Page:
UI - 12118091
AU - Kanno T; Endo H; Takeuchi K; Morishita Y; Fukayama M; Mori S
TI - High expression of methionine aminopeptidase type 2 in germinal center B cells and their neoplastic counterparts.
SO - Lab Invest 2002 Jul;82(7):893-901
AD - Division of Pathology, Institute of Medical Science, University of Tokyo, Tokyo, Japan. firstname.lastname@example.org
Methionine aminopeptidase type 2 (MetAP2) is a bifunctional protein that plays critical roles in the regulation of protein synthesis and post-translational processing by (a) protecting the alpha subunit of eukaryotic initiation factor 2 from inhibitory phosphorylation by eukaryotic initiation factor 2 kinases and (b) removing the amino-terminal methionine residue from nascent protein. MetAP2 is also known as the molecular target of the angiogenesis inhibitor TNP-470. In addition, it has been recently suggested that MetAP2 has an antiapoptotic function in mesothelioma. To know the pattern of expression of MetAP2 in normal and neoplastic tissues, we raised two specific rabbit polyclonal Abs and examined the pattern of MetAP2 expression in various normal and pathologic specimens. Unexpectedly, we found a very high and selective expression of MetAP2 in germinal center B cells. In the germinal center, dark zone B cells tended to express more MetAP2 than light zone B cells. When 200 malignant lymphomas of various subtypes were studied, a high level of MetAP2 expression, equivalent to that observed in germinal center B cells, was noted exclusively on B-cell lymphoma subtypes that are currently regarded as the neoplastic counterparts of germinal center B cells. The expression of MetAP2 in diffuse large B-cell lymphomas correlated well with that of BCL6 (p < 0.05) but not with that of either CD10 or BCL2. These data suggest that MetAP2 has specific function(s) in germinal center B cells and that the function is shared by neoplastic counterparts of germinal center B cells.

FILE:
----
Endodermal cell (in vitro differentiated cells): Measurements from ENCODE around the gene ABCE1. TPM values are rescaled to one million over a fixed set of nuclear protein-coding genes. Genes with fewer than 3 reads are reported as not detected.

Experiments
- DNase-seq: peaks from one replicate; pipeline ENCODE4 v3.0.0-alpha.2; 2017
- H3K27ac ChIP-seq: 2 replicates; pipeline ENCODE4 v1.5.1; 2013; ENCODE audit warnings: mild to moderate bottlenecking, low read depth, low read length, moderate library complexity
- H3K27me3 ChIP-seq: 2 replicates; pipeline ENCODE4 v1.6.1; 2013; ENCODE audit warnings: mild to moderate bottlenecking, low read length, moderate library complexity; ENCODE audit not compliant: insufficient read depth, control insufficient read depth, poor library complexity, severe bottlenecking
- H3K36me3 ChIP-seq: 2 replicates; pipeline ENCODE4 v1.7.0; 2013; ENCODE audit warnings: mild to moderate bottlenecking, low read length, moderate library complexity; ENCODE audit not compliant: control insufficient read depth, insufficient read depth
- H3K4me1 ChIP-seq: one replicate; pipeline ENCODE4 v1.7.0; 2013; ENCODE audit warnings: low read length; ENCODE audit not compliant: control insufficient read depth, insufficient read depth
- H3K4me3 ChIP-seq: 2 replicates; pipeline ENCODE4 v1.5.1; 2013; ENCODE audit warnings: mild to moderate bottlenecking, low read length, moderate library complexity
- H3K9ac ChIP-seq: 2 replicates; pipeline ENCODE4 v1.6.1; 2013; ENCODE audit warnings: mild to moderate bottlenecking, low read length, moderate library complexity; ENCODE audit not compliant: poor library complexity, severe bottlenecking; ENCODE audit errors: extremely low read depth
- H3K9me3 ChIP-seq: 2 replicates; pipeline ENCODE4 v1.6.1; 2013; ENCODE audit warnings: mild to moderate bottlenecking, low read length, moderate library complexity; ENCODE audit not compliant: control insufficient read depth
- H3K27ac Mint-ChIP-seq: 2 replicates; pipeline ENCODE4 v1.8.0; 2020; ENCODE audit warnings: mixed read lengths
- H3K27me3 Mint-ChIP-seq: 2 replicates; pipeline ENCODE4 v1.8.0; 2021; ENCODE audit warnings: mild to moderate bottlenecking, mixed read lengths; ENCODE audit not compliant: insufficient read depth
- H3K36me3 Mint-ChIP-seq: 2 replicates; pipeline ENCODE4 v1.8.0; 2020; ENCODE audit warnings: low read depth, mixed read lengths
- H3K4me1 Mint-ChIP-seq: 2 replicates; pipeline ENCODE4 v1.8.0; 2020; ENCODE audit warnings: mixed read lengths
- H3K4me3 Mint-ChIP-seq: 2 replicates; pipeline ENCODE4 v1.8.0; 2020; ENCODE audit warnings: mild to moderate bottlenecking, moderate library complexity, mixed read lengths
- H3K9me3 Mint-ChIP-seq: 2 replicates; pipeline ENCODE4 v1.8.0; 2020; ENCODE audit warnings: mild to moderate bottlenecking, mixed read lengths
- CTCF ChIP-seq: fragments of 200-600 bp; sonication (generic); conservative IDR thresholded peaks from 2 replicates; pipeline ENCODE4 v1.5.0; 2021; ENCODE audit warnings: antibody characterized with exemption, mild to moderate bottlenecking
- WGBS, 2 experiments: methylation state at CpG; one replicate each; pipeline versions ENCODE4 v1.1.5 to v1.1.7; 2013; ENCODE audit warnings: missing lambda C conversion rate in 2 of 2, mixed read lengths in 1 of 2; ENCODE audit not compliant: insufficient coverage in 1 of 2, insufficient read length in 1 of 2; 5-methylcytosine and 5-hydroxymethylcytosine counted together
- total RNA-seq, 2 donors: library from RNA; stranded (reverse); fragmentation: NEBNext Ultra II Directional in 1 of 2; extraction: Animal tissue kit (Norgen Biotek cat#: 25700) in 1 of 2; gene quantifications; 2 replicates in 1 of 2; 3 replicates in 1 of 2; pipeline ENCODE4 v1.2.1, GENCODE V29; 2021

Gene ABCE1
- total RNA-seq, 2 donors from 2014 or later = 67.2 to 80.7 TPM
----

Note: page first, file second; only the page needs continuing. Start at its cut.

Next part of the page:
UI - 11948106
AU - Corey E; Quinn JE; Emond MJ; Buhler KR; Brown LG; Vessella RL
TI - Inhibition of androgen-independent growth of prostate cancer xenografts by 17beta-estradiol.
SO - Clin Cancer Res 2002 Apr;8(4):1003-7
AD - Department of Urology, University of Washington, Seattle, Washington 98195, USA. email@example.com